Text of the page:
Egidia Occhipinti, Ph.D. (2006), awarded with the Merante prize (2011), Marie Curie Postdoctoral Fellow at the University of Oxford from 2011 to 2013 (FP7-PEOPLE-2010-IEF), has published many articles in peer-reviewed journals and in conference proceedings. She is involved as co-author in writing a critical edition of the Hellenica Oxyrhynchia for the Italian series «I Frammenti degli Storici Greci».
Academic audience: academic specialists and graduate students interested in Classics, Ancient history and Papyrology.
Table of contents
1 The HO in the View of Modern Scholars
1.1 The Authorship
1.2 A New Proposal and Old Theories
1.3 The HO and Xenophon’s Hellenica
2 The Work and the Reader
2.1 The Narrative Character of Fourth-Century Hellenica
2.2 P. Oxy. V 842: Annalistic Framework, Synchronistic Narrative
2.3 The Historian’s Evaluation and Its Impact on the Readers
3 Spartan Motivations: the HO and Xenophon
3.1 Greek Hostility and Sparta’s Reasons
3.2 Sparta’s Asiatic Campaign and Its Analysis
3.3 Agesilaus’ Motivations and the Lasting Significance of the Spartan Campaign in Asia
3.4 The End of a Dream?
4 Diodorus, the HO and Xenophon: A Reassessment
4.1 The HO as a Source for Diodorus’ Bibliotheke
4.2 Diodorus’ Thirteenth Book and the Florence Papyrus
4.3 Diodorus, the Cairo Papyrus and Xenophon
4.4 Diodorus on Theramenes: Final Observations
5 The HO and Athenian Polypragmosyne
5.1 Athenian πολυπραγμοσύνη: a Literary Topos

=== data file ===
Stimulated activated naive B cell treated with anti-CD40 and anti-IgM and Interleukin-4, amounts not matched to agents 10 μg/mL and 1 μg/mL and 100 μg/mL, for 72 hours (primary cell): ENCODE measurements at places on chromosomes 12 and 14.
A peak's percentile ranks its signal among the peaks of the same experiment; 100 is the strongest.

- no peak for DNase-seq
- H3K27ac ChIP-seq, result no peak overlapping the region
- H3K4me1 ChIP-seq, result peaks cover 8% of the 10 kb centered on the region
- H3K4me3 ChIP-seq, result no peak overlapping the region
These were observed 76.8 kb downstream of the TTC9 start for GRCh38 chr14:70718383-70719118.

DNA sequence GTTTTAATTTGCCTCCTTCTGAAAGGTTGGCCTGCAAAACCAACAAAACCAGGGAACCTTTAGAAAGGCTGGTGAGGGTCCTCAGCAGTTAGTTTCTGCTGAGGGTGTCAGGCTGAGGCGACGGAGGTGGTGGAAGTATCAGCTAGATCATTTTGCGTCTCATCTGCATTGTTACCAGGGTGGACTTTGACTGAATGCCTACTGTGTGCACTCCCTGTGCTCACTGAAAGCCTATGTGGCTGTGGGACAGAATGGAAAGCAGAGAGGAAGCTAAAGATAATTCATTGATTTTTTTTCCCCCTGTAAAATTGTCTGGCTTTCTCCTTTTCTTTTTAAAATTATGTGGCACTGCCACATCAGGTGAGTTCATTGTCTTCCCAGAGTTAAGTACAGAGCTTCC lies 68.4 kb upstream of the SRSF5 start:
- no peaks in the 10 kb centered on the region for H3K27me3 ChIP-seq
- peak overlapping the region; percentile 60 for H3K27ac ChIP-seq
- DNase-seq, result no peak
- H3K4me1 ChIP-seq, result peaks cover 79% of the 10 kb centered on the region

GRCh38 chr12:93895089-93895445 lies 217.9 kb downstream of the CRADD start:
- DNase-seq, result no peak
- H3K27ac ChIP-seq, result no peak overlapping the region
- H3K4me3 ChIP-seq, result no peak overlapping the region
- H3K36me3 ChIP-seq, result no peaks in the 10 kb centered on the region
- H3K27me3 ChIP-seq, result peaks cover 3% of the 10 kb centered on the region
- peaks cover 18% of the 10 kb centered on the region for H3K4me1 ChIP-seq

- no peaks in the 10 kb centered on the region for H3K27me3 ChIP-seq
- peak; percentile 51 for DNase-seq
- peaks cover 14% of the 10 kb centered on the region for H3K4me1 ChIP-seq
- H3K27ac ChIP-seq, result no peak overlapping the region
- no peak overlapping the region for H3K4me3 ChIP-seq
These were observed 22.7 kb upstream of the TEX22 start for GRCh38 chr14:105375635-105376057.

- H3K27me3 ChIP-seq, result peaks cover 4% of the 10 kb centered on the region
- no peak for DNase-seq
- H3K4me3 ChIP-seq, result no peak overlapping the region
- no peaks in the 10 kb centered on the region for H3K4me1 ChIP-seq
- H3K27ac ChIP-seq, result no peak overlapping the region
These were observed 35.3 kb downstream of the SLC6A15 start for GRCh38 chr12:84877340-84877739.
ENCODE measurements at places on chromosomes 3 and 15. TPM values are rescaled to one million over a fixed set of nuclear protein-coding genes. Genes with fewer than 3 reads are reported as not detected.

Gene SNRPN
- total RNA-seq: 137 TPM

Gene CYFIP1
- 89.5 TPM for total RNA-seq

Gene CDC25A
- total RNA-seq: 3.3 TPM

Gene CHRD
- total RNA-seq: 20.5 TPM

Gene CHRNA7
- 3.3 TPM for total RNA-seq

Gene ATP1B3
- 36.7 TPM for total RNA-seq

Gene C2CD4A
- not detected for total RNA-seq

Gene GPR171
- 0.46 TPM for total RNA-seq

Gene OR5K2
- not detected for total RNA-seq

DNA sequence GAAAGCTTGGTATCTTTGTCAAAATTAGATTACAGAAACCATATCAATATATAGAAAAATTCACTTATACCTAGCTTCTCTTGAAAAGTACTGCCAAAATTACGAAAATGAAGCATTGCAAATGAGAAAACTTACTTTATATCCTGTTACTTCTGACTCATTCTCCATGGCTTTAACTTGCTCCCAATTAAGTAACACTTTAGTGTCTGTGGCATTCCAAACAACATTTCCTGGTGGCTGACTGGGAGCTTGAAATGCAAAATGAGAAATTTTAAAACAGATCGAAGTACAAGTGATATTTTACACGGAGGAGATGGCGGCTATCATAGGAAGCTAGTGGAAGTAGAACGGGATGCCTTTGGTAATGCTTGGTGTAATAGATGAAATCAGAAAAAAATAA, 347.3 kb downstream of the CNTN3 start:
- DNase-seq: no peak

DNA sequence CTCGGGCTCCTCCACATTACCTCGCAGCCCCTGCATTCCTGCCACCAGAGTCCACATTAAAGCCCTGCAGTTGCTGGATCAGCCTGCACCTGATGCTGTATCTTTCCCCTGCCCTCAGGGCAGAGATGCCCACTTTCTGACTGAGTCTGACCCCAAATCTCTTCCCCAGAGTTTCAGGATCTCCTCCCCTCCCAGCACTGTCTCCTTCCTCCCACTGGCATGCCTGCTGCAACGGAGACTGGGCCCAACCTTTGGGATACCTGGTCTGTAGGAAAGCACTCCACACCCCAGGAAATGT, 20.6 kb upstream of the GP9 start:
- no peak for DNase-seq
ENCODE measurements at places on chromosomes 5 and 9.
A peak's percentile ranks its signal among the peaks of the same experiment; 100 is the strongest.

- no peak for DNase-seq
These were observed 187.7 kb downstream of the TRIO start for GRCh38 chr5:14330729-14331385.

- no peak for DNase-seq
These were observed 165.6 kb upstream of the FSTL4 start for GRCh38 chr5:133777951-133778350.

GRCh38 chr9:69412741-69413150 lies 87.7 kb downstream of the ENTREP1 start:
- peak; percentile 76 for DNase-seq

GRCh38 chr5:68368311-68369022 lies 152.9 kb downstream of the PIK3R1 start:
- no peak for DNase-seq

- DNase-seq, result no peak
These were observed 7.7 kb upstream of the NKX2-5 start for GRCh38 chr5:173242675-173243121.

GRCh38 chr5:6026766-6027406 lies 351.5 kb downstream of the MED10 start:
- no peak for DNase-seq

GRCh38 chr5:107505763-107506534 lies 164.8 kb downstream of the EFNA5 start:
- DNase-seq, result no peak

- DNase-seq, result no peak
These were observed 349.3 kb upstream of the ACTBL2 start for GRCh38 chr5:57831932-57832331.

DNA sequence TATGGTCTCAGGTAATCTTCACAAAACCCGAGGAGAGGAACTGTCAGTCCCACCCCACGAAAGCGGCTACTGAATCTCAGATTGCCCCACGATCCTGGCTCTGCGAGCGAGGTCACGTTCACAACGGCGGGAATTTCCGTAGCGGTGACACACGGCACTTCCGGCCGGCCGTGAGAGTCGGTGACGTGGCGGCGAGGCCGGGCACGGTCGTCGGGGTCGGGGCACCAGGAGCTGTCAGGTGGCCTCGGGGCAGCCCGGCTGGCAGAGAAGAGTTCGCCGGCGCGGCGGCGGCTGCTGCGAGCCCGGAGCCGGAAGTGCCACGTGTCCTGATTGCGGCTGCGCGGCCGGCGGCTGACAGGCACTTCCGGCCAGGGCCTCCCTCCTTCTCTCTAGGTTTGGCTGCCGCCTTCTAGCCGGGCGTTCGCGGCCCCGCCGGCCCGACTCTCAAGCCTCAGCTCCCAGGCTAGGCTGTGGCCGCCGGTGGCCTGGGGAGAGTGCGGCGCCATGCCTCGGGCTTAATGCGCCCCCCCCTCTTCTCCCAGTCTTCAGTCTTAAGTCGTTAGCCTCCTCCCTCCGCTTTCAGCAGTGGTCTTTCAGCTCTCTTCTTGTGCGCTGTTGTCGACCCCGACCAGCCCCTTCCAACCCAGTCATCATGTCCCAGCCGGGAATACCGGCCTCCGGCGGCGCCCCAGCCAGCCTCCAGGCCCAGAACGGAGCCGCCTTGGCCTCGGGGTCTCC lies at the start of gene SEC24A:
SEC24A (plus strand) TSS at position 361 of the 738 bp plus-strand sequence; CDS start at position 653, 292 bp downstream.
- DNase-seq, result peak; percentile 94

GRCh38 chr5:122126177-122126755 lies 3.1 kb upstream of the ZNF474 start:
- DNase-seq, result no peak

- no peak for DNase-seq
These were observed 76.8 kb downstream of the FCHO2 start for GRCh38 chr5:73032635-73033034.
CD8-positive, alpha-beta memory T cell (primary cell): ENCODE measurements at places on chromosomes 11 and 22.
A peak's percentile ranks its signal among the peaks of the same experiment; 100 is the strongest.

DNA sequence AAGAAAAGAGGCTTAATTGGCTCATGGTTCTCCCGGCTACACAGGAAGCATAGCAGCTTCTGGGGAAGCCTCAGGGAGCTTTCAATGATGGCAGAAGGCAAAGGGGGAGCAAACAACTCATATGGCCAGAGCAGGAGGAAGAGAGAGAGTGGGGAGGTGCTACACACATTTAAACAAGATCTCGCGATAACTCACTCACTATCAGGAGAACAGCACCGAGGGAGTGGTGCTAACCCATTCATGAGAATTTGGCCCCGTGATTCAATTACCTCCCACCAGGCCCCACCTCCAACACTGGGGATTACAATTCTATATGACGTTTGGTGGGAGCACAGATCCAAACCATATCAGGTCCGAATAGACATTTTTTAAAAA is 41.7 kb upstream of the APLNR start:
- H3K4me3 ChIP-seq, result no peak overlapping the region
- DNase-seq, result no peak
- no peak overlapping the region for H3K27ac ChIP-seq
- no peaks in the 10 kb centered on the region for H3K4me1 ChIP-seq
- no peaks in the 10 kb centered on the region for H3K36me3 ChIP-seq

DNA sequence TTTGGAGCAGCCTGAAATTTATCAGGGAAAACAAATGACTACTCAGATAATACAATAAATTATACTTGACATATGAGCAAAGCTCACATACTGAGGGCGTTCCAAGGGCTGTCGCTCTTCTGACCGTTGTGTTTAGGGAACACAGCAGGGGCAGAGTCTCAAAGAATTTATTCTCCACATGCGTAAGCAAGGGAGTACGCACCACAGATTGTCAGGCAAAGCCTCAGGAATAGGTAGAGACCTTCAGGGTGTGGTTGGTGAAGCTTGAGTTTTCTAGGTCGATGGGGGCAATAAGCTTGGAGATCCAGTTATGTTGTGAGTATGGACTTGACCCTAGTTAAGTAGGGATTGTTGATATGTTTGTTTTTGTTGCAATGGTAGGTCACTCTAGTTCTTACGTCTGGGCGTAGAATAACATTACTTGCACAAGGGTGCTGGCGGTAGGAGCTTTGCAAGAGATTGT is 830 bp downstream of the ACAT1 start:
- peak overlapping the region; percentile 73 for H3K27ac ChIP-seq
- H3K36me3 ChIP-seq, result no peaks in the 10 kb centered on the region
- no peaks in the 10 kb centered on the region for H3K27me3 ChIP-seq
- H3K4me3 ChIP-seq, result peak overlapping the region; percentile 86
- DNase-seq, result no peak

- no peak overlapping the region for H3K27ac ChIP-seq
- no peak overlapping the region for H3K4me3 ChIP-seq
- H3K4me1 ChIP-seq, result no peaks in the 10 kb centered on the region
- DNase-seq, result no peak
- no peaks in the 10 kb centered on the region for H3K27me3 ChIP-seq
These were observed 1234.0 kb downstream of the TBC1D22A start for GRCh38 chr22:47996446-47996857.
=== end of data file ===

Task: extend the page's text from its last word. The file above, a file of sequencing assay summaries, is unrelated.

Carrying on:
5.2 A Fourth-Century Debate?
5.3 Multa per Aequora… Sea Power and Athenian Motivation
5.4 Cnidus According to the Oxyrhynchus Historian: a Solely Persian Success
6 Terra Marique…
6.1 Decelea, or the Supremacy of Land over Sea
6.2 The Sea as a Barrier
6.3 τὸ συμπολιτεύειν: Thebes versus Boeotia?
6.5 Analytical Description of the Toponyms Occurring in the HO
7 Historiography and Hegemony
7.1 Sparta, or the Undisputed Hegemony
7.2 Diodorus and the Debate on Hegemony
7.3 Political Realities and Historiographical Simplifications
8 Historical Causation
8.1 Why Do Things Happen?
8.2 To Blame or not to Blame… Individual and Collective Responsibilities
8.3 Visibility and Clarity in Historical Causation
8.4 Thebes, or Intra-Greek Hostility
8.5 Stasis, or the Dimension of Internal Conflict. What Awareness of Thucydides?
9 ‘Moralism’ in Historiography
9.1 The HO and Thucydides: What ‘Moralism’?
9.2 ‘Moralism,’ ‘Morality,’ and Moral Lessons
9.3 Theopompus: ‘Moralism’ versus ‘Morality’?
9.4 Praise/Blame in Ephorus?
1 A New Supplement for Lines 31–32 of the Theramenes Papyrus (P. Mich. 5982)
2 History, Oratory and Their Audiences
3 Diodorus and Rome
Index of Names